The median income for a household in the county was $49,464 and the median income for a family was $56,589. Males had a median income of $33,021 versus $27,115 for females. The per capita income for the county was $24,630. About 6.6% of families and 9.1% of the population were below the poverty line, including 16.7% of those under age 18 and 8.4% of those age 65 or over.[17]

CommunitiesEdit

CityEdit

TownEdit

Census-designated placeEdit

Unincorporated communityEdit

TownshipsEdit

  • Buffalo
  • Draper
  • Dunkel
  • Grandview
  • Kolls
  • Morga
  • Mullen
  • Mussman
  • Okaton
  • Scovil
  • South Creek
  • Williams Creek
  • Zickrick

Unorganized territoriesEdit

  • Central Jones
  • North Jones
  • Rich Valley
  • Westover

PoliticsEdit

Jones County voters have been reliably Republican. The last Democrat to carry Jones County in a Presidential election was Lyndon Johnson in 1964, and Jimmy Carter in 1976 was the last to top one third of the county's ballots. Even before the Democratic Party turned towards its modern liberalism, Jones County did not vote for any Democrat except LBJ and Franklin D. Roosevelt in 1932 and 1936 – and in the latter election when Roosevelt won 46 of 48 states he beat Alf Landon in Jones County by just twelve votes.

United States presidential election results for Jones County, South Dakota[18]
Year Republican Democratic Third party
No.  % No.  % No.  %
2020 498 83.14% 90 15.03% 11 1.84%
2016 450 80.65% 69 12.37% 39 6.99%
2012 490 80.46% 108 17.73% 11 1.81%
2008 463 73.84% 147 23.44% 17 2.71%
2004 565 78.80% 134 18.69% 18 2.51%
2000 509 76.66% 137 20.63% 18 2.71%
1996 463 63.51% 184 25.24% 82 11.25%
1992 454 58.28% 166 21.31% 159 20.41%
1988 521 66.28% 261 33.21% 4 0.51%
1984 689 76.64% 206 22.91% 4 0.44%
1980 689 74.97% 189 20.57% 41 4.46%
1976 515 57.87% 374 42.02% 1 0.11%
1972 642 64.39% 346 34.70% 9 0.90%
1968 562 55.75% 358 35.52% 88 8.73%
1964 415 43.09% 548 56.91% 0 0.00%
1960 644 60.36% 423 39.64% 0 0.00%
1956 601 56.06% 471 43.94% 0 0.00%
1952 739 69.59% 323 30.41% 0 0.00%
1948 522 55.06% 414 43.67% 12 1.27%
1944 465 63.79% 264 36.21% 0 0.00%
1940 832 62.09% 508 37.91% 0 0.00%
1936 608 48.10% 620 49.05% 36 2.85%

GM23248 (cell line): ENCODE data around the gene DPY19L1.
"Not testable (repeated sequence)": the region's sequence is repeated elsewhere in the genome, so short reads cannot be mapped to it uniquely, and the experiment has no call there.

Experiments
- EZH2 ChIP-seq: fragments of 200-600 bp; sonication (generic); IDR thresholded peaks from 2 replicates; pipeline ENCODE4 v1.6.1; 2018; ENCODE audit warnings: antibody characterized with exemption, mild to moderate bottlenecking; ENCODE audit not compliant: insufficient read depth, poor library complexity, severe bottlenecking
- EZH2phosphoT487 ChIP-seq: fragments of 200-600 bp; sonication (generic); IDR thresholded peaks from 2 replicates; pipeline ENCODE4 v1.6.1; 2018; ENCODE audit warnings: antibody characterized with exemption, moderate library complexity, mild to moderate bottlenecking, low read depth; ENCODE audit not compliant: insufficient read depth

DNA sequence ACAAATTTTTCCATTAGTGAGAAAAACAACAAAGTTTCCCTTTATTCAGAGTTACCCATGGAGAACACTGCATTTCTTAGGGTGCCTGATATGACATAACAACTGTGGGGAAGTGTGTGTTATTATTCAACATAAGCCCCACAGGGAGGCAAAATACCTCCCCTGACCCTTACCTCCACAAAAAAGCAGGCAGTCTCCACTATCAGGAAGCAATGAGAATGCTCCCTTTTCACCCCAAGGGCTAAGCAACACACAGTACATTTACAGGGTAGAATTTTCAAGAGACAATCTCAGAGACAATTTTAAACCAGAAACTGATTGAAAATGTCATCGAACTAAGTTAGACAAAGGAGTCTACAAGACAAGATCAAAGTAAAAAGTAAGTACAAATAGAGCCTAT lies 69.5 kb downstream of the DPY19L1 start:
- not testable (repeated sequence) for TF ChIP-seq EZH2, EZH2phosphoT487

1932 472 32.44% 929 63.85% 54 3.71%
1928 857 66.43% 422 32.71% 11 0.85%
1924 732 55.45% 141 10.68% 447 33.86%
1920 609 62.33% 255 26.10% 113 11.57%

See alsoEdit

ReferencesEdit

  1. ^ a b "2020 Census Results". United States Census Bureau. Retrieved August 14, 2021.
  2. ^ "Find a County". National Association of Counties. Archived from the original on May 31, 2011. Retrieved June 7, 2011.
  3. ^ "Dakota Territory, South Dakota, and North Dakota: Individual County Chronologies". Dakota Territory Atlas of Historical County Boundaries. The Newberry Library. 2006. Archived from the original on April 2, 2018. Retrieved March 30, 2015.
  4. ^ a b Jones County SD Google Maps (accessed February 4, 2019)
  5. ^ ""Find an Altitude" Google Maps (accessed February 4, 2019)". Archived from the original on May 21, 2019. Retrieved February 5, 2019.
  6. ^ "2010 Census Gazetteer Files". United States Census Bureau. August 22, 2012. Retrieved March 26, 2015.
  7. ^ Map of Time Zone Line through South Dakota (accessed January 30, 2019)
  8. ^ "Annual Estimates of the Resident Population for Counties: April 1, 2020 to July 1, 2021". Retrieved March 25, 2022.
  9. ^ "U.S. Decennial Census". United States Census Bureau. Retrieved March 26, 2015.
  10. ^ "Historical Census Browser". University of Virginia Library. Retrieved March 26, 2015.
  11. ^ Forstall, Richard L., ed. (March 27, 1995). "Population of Counties by Decennial Census: 1900 to 1990". United States Census Bureau. Retrieved March 26, 2015.
  12. ^ "Census 2000 PHC-T-4. Ranking Tables for Counties: 1990 and 2000" (PDF). United States Census Bureau. April 2, 2001. Archived (PDF) from the original on October 9, 2022. Retrieved March 26, 2015.
  13. ^ "U.S. Census website". United States Census Bureau. Retrieved May 14, 2011.
  14. ^ a b c "Profile of General Population and Housing Characteristics: 2010 Demographic Profile Data". United States Census Bureau. Archived from the original on February 13, 2020. Retrieved March 12, 2016.
  15. ^ "Population, Housing Units, Area, and Density: 2010 - County". United States Census Bureau. Archived from the original on February 13, 2020. Retrieved March 12, 2016.
  16. ^ "Selected Social Characteristics in the US – 2006-2010 American Community Survey 5-Year Estimates". United States Census Bureau. Archived from the original on February 13, 2020. Retrieved March 12, 2016.
  17. ^ "Selected Economic Characteristics – 2006-2010 American Community Survey 5-Year Estimates". United States Census Bureau. Archived from the original on February 13, 2020. Retrieved March 12, 2016.
  18. ^ Leip, David. "Atlas of US Presidential Elections". uselectionatlas.org. Retrieved April 15, 2018.

Coordinates: 43°57′N 100°41′W / 43.95°N 100.69°W / 43.95; -100.69